The group number ratio as described above may be a statistically averaged value of a large number of molecules of the dye (2). That is to say, a dye the average group number ratio all molecules of which falls within the range as specified above is involved in the scope of the invention, even though it has some molecules each having a group number ratio beyond the lower or upper limit. This group number ratio can be controlled by regulating the composition ratio of materials for synthesizing the dye (2) as will be discussed hereinafter. The group number ratio can be managed depending on the absorption spectral properties (λmax, ε, absorption wave shape) of the dye (2) in an aqueous solution.

Next, specific examples of the water-soluble group and the hydrogen bond group in the dye (2) will be presented.

Although particularly preferable examples of the water-soluble group and the hydrogen bond group will be presented hereinafter, the water-soluble group and the hydrogen bond group to be used in the invention are not restricted thereto.

Although each water-soluble group is presented in the free state, the water-soluble groups to be used in the invention may be in the form of salts. Examples of the counter ion constituting such a salt include ammonium ion, alkali metal ions (for example, lithium ion, sodium ion and potassium ion) and organic cations (for example, tetramethylammonium ion, tetramethylguanidium ion and tetramethylphosphonium). Among these counter ions, alkali metal salts are preferred.

Examples of the water-soluble group are as follows.

Examples of the hydrogen bond group are as follows.

The dye (2) can have one or more of the respective water-soluble groups and hydrogen bond groups as described above per molecule. Moreover, use can be made of a blend of species having the common structure of the dye (2) and different water-soluble groups and/or hydrogen bond groups from molecule to molecule. Appropriate selection of these groups as discussed above contributes to the design of various characteristics (fastness to ozone, solubility, color hue, etc.) of the dye (2) and, in its turn, the ink composition.

The dye (2) may be used alone. Alternatively, it may be used together with other phthalocyanine dyes. In the combined use, the dye according to the invention may be blended with another phthalocyanine dye. It is also possible to employ, in course of the synthesis of the dye of the general formula (2), an analog of the phthalonitrile derivative (compound P) or the diminoisoindoline derivative (compound Q) having a substituent Xp different from that according to the invention or having no such substituent to thereby prepare a phthalocyanine mixture.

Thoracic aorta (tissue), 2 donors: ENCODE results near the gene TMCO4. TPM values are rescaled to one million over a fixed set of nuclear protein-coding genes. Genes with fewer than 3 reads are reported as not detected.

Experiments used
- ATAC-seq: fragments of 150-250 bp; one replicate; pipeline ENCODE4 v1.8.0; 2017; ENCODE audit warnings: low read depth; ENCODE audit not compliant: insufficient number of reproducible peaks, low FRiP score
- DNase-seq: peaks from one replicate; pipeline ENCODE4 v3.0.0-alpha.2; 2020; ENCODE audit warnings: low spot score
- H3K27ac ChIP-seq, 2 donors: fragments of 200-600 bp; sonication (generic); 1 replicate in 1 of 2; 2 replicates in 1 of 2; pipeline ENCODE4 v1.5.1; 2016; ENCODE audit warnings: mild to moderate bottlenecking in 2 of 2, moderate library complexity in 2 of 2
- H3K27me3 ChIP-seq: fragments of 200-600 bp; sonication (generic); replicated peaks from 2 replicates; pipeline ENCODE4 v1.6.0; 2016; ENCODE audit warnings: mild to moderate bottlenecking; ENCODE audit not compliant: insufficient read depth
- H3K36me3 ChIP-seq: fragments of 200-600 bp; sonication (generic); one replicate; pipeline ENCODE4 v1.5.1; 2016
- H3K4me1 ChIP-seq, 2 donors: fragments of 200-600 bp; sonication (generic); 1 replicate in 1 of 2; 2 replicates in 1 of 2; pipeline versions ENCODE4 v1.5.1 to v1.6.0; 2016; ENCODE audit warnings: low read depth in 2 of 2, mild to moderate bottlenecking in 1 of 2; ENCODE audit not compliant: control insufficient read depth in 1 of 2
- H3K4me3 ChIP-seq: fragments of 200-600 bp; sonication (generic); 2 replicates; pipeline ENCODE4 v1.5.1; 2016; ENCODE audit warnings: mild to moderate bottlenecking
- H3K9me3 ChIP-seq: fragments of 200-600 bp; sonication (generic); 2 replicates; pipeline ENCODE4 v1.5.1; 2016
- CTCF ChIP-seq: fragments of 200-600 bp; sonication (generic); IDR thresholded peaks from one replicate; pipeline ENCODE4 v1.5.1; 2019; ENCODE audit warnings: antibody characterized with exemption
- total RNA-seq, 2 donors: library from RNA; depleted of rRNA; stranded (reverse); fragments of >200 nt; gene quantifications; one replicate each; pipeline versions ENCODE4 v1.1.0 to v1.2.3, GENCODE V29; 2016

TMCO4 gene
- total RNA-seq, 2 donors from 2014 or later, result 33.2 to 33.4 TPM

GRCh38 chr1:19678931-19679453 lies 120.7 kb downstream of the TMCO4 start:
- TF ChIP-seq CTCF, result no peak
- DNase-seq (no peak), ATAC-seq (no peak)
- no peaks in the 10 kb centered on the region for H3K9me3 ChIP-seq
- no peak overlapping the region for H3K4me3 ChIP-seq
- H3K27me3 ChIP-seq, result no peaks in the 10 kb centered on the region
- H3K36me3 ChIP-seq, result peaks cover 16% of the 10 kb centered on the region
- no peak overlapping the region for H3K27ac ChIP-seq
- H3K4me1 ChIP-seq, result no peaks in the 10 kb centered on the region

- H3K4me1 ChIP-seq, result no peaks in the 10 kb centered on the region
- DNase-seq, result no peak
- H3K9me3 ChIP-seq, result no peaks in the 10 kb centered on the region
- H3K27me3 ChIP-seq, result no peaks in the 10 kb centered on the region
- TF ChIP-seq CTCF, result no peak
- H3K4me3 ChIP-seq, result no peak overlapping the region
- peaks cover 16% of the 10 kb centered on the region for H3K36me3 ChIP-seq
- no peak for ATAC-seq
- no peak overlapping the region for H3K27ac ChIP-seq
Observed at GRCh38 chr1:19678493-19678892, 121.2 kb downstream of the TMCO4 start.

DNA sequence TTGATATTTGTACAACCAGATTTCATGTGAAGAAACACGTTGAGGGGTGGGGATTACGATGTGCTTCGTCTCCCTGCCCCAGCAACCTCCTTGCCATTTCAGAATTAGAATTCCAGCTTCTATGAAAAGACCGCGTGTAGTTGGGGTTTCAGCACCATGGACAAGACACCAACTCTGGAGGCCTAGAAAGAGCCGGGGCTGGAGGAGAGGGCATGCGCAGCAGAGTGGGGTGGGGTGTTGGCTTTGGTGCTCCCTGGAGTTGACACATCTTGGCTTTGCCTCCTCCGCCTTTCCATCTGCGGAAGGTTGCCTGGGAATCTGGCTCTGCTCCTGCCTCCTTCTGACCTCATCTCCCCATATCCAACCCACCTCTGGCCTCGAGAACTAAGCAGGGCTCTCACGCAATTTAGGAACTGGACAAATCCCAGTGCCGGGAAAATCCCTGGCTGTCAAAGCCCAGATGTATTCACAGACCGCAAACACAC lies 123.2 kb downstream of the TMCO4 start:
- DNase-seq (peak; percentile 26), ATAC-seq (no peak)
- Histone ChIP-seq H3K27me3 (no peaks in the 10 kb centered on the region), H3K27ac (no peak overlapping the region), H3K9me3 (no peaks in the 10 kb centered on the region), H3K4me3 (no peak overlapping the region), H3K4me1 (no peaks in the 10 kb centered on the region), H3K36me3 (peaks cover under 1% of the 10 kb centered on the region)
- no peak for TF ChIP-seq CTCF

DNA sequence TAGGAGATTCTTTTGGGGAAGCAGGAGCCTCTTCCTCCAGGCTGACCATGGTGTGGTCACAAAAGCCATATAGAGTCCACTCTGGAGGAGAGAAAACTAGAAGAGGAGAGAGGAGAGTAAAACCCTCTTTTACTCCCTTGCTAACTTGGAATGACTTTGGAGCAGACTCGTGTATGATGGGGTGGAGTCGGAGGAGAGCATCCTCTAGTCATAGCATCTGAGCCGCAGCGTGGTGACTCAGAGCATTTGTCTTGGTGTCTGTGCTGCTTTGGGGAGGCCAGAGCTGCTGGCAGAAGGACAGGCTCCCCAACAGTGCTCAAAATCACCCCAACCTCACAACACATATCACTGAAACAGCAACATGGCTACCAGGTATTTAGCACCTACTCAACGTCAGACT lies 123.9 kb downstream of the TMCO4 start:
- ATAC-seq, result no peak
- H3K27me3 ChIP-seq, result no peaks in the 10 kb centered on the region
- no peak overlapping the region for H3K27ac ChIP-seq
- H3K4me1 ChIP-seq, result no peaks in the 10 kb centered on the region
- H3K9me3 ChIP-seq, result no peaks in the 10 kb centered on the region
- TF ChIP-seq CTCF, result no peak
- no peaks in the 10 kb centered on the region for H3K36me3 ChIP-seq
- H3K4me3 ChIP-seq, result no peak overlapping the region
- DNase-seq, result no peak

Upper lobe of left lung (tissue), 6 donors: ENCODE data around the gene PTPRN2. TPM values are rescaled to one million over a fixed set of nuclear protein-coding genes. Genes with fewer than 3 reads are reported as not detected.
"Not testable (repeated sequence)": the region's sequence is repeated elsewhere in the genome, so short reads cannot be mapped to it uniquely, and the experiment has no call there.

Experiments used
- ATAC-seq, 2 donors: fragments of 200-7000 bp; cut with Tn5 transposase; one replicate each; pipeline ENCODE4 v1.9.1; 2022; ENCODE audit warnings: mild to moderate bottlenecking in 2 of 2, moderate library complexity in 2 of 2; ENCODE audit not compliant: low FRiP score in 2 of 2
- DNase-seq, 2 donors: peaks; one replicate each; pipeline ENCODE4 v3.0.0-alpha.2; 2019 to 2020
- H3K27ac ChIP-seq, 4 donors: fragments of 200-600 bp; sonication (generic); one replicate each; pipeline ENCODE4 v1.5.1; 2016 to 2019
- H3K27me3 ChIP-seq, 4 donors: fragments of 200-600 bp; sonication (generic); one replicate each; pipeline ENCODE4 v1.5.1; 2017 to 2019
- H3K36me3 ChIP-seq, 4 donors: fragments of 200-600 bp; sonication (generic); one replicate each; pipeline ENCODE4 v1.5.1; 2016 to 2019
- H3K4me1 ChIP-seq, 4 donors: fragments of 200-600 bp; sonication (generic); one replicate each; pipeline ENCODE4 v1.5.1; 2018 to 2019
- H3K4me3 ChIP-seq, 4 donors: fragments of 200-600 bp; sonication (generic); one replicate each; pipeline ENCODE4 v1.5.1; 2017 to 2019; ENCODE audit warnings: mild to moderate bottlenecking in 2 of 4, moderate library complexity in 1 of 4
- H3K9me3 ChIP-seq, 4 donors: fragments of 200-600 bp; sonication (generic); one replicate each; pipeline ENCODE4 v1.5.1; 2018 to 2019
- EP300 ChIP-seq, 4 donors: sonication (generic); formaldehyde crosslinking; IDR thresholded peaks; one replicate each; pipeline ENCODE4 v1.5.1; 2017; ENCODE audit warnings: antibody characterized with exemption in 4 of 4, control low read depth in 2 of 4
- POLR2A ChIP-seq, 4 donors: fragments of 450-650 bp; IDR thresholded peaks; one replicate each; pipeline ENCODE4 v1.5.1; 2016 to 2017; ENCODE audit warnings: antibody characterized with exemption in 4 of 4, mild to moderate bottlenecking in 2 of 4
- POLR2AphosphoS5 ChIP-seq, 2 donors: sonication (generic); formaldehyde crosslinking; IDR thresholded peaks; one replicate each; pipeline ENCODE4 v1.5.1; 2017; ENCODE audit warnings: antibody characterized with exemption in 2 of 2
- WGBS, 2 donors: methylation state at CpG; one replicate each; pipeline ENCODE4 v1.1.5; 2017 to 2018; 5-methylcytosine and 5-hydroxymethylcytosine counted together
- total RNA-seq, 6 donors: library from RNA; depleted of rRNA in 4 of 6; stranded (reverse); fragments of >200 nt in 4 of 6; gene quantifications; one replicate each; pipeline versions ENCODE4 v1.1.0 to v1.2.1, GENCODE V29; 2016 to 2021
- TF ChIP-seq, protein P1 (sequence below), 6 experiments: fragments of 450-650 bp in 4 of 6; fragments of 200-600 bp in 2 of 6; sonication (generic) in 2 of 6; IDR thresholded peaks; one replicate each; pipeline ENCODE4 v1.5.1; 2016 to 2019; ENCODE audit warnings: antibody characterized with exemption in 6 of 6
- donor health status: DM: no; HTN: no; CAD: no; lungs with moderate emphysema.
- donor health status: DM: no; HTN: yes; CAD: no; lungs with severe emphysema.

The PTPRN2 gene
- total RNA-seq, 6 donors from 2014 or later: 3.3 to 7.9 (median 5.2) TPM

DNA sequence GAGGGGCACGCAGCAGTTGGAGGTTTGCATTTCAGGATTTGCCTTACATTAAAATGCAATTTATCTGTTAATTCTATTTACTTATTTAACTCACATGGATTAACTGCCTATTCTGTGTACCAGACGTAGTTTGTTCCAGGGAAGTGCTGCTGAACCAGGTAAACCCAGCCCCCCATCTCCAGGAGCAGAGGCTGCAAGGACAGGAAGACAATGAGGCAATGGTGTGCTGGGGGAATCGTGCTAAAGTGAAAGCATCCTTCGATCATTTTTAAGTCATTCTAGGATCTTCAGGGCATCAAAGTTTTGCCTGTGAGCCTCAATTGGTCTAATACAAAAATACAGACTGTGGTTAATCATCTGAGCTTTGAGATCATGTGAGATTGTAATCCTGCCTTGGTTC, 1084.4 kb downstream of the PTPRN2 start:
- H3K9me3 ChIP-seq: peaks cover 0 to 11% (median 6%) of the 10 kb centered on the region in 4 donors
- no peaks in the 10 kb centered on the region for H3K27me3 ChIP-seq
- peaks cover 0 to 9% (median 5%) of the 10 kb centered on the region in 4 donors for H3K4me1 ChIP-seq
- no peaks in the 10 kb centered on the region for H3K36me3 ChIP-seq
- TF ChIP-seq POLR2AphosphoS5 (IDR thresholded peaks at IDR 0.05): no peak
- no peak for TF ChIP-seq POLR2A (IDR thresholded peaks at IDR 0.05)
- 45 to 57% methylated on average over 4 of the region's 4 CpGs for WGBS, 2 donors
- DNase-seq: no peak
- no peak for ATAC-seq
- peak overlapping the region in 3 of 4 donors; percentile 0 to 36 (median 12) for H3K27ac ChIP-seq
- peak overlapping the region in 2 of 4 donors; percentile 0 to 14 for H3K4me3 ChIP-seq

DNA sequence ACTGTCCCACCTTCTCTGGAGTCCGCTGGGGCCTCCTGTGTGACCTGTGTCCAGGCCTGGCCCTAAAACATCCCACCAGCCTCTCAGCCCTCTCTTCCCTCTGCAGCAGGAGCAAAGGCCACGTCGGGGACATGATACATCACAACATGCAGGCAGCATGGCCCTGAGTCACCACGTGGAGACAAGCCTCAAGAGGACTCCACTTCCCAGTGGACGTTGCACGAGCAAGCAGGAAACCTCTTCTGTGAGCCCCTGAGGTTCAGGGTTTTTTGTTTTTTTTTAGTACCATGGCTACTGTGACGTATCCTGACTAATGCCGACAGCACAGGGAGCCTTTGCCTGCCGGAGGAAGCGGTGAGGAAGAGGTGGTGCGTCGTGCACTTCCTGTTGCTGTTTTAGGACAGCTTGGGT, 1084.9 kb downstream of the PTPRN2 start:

(Pigment)

As the pigment to be used in the invention, use can be made of commercially available products as well as publicly known ones reported in various documents. Examples of such documents include Color Index, (ed. by The Society of Dyers and Colourists); Kaitei Shinpan Ganryo Binran, ed. by Nippon Ganryo Gijutu Kyokai (1989); Saishin Ganryo Oyo Gijutsu, CMC Shuppan (1986); Insatsu Inki Gijutsu, CMC Shuppan (1984); W. Herbst and K. Hunger, Industrial Organic Pigments (VCH Verlagsgesellschaft, 1993); etc. More specifically speaking, examples thereof include organic pigments such as azo pigments (azo lake pigments, insoluble azo pigments, fused azo pigment and chelate azo pigment), polycyclic pigments (phthalocyanine pigments, anthraquuinone pigments, perylene and perynone pigments, indigo pigments, quinacridone pigments, dioxazine pigments, isoindolinone pigments, quinophthalone pigments, diketopyrrolopyrole pigments, etc.), dye lake pigments (lake pigments of acidic or basic dyes), azine pigments and so on, and inorganic pigments such as yellow pigments (C.I. Pigment Yellow Nos. 34, 37, 42, 53, etc.), red pigments (C.I. Pigment Red Nos. 101, 108, etc.), blue pigments (C.I. Pigment Blue Nos. 27, 29, 17:1, etc.), black pigments (C.I. Pigment Black No. 7, magnetite, etc.) and white pigments (C.I. Pigment White Nos. 4, 6, 18, 21, etc.).

As pigments having favorable color tone for image formation, it is preferable to use, as blue or cyan pigments, phthalocyanine pigments, indanthrone pigments falling within the category of anthraquinone type (for example, C.I. Pigment Blue No. 60) and triarylcarbonium pigments falling within the category of dye lake pigments. It is still preferable to use phthalocyanine pigments (preferable examples thereof including copper phthalocyanine pigments such as C.I. Pigment Blue Nos. 15:1, 15:2, 15:3, 15:4, 15:6, monochloro- or low-chlorinated copper phthalocyanine, aluminum phthalocyanine such as the one described in EP 860475, nonmetal phthalocyanine such as C.I. Pigment Blue No. 16 and phthalocyanine pigments having Zn, Ni or Ti as the center metal, and, among all, C.I. Pigment Blue Nos. 15:3 and 15:4 and aluminum phthalocyanine being most desirable).